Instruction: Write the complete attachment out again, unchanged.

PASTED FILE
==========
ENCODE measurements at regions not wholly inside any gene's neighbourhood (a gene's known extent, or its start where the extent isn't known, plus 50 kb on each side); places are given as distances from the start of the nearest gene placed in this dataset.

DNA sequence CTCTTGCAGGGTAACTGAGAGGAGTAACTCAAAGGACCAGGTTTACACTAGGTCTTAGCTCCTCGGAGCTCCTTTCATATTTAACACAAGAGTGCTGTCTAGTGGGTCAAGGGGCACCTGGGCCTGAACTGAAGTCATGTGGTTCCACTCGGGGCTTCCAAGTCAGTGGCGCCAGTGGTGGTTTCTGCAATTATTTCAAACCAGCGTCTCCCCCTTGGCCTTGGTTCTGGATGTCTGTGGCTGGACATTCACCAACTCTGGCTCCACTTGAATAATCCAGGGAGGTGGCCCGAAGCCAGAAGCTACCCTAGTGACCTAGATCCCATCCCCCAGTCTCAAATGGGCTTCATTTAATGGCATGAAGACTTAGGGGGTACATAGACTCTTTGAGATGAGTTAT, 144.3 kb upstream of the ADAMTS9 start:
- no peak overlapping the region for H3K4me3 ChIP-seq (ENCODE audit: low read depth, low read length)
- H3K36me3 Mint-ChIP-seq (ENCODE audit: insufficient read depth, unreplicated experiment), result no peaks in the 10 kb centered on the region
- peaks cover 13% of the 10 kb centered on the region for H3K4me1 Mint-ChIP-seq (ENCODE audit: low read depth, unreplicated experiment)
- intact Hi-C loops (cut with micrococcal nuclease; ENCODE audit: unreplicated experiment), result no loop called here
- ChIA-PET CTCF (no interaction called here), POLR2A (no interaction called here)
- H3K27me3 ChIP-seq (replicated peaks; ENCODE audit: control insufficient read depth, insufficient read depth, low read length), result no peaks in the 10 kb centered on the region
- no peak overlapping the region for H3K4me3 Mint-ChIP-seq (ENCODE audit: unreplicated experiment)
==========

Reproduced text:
ENCODE measurements at regions not wholly inside any gene's neighbourhood (a gene's known extent, or its start where the extent isn't known, plus 50 kb on each side); places are given as distances from the start of the nearest gene placed in this dataset.

DNA sequence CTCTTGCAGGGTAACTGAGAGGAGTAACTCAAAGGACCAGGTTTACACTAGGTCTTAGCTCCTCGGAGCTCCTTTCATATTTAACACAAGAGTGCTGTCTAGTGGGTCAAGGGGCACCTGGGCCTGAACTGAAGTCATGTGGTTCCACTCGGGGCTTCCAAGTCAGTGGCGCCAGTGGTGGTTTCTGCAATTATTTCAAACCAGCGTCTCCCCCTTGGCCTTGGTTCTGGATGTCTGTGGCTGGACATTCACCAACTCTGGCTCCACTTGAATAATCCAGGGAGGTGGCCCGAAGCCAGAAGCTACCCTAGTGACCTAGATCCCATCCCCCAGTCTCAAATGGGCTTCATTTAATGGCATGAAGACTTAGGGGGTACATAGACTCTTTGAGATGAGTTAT, 144.3 kb upstream of the ADAMTS9 start:
- no peak overlapping the region for H3K4me3 ChIP-seq (ENCODE audit: low read depth, low read length)
- H3K36me3 Mint-ChIP-seq (ENCODE audit: insufficient read depth, unreplicated experiment), result no peaks in the 10 kb centered on the region
- peaks cover 13% of the 10 kb centered on the region for H3K4me1 Mint-ChIP-seq (ENCODE audit: low read depth, unreplicated experiment)
- intact Hi-C loops (cut with micrococcal nuclease; ENCODE audit: unreplicated experiment), result no loop called here
- ChIA-PET CTCF (no interaction called here), POLR2A (no interaction called here)
- H3K27me3 ChIP-seq (replicated peaks; ENCODE audit: control insufficient read depth, insufficient read depth, low read length), result no peaks in the 10 kb centered on the region
- no peak overlapping the region for H3K4me3 Mint-ChIP-seq (ENCODE audit: unreplicated experiment)